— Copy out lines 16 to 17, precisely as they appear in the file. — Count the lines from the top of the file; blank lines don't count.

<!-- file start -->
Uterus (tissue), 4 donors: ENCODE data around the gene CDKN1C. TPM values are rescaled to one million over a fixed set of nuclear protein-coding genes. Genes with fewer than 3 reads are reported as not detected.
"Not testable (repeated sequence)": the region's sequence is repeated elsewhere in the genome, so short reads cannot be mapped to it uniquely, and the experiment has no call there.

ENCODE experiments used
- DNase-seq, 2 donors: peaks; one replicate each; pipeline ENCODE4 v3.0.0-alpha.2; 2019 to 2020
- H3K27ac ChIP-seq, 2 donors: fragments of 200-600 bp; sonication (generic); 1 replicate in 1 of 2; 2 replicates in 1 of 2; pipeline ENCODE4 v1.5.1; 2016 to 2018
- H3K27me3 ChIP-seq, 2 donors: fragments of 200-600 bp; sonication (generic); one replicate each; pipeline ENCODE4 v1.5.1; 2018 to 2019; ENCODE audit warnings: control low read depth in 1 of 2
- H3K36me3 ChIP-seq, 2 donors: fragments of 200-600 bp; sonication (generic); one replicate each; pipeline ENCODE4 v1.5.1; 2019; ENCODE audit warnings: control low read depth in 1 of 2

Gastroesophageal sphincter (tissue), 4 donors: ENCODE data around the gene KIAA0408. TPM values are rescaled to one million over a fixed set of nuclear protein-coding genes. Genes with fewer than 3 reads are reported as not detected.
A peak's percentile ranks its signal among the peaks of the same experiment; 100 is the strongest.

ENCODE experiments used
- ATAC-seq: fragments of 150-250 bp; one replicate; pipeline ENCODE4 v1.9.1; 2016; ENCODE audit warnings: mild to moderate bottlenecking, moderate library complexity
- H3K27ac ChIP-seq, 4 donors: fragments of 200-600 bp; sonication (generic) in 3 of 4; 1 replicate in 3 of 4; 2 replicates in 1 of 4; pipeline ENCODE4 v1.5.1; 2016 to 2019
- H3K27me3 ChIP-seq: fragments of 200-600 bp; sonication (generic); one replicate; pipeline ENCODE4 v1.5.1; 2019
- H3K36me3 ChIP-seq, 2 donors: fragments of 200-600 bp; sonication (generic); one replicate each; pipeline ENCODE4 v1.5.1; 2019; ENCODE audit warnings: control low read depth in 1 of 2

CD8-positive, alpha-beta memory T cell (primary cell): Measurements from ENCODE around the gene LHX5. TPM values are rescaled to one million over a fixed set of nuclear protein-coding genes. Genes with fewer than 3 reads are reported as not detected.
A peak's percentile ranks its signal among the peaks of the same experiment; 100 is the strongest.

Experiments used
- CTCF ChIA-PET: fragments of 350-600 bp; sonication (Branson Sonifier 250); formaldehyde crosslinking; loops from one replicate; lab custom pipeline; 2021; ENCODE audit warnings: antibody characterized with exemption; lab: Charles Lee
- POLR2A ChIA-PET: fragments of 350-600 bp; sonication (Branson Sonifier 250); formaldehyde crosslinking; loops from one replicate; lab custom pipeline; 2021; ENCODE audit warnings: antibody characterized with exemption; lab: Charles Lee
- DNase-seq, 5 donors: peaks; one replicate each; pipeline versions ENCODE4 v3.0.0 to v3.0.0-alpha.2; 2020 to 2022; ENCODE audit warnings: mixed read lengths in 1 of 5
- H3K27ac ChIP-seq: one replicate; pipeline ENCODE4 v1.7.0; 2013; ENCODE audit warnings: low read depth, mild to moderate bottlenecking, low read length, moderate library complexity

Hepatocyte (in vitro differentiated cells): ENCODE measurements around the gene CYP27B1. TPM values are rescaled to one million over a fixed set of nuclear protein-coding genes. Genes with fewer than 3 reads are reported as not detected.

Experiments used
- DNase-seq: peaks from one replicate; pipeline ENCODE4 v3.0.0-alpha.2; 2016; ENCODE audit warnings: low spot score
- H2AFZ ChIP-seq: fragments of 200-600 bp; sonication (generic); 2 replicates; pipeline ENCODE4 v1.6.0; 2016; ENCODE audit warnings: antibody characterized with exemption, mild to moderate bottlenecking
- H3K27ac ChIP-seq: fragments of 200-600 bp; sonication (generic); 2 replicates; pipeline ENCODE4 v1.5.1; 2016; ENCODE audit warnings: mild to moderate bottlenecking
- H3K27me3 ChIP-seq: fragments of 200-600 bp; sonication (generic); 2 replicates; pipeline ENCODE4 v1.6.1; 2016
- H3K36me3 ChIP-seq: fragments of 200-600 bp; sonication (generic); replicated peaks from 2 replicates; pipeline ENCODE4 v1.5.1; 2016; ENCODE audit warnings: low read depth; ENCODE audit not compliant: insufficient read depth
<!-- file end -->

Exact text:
A peak's percentile ranks its signal among the peaks of the same experiment; 100 is the strongest.

Experiments used